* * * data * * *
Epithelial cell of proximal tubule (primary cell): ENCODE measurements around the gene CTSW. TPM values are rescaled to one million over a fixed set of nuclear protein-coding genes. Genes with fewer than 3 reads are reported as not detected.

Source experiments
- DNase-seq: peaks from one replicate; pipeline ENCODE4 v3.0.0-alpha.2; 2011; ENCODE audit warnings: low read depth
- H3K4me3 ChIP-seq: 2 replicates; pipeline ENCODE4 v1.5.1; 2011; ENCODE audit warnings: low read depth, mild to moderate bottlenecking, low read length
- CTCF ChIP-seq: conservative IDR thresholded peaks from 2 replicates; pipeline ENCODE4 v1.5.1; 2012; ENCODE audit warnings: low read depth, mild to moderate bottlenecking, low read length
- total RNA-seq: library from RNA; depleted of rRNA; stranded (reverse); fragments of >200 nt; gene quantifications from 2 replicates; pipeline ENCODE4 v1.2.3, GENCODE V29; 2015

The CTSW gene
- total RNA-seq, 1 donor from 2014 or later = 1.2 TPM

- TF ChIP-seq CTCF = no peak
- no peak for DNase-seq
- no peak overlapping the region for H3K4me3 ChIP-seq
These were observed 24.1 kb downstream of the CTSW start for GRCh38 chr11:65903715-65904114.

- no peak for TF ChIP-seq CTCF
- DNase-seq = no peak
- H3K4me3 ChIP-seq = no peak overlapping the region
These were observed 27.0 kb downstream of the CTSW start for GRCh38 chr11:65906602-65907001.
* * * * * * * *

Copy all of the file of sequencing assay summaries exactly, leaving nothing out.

Epithelial cell of proximal tubule (primary cell): ENCODE measurements around the gene CTSW. TPM values are rescaled to one million over a fixed set of nuclear protein-coding genes. Genes with fewer than 3 reads are reported as not detected.

Source experiments
- DNase-seq: peaks from one replicate; pipeline ENCODE4 v3.0.0-alpha.2; 2011; ENCODE audit warnings: low read depth
- H3K4me3 ChIP-seq: 2 replicates; pipeline ENCODE4 v1.5.1; 2011; ENCODE audit warnings: low read depth, mild to moderate bottlenecking, low read length
- CTCF ChIP-seq: conservative IDR thresholded peaks from 2 replicates; pipeline ENCODE4 v1.5.1; 2012; ENCODE audit warnings: low read depth, mild to moderate bottlenecking, low read length
- total RNA-seq: library from RNA; depleted of rRNA; stranded (reverse); fragments of >200 nt; gene quantifications from 2 replicates; pipeline ENCODE4 v1.2.3, GENCODE V29; 2015

The CTSW gene
- total RNA-seq, 1 donor from 2014 or later = 1.2 TPM

- TF ChIP-seq CTCF = no peak
- no peak for DNase-seq
- no peak overlapping the region for H3K4me3 ChIP-seq
These were observed 24.1 kb downstream of the CTSW start for GRCh38 chr11:65903715-65904114.

- no peak for TF ChIP-seq CTCF
- DNase-seq = no peak
- H3K4me3 ChIP-seq = no peak overlapping the region
These were observed 27.0 kb downstream of the CTSW start for GRCh38 chr11:65906602-65907001.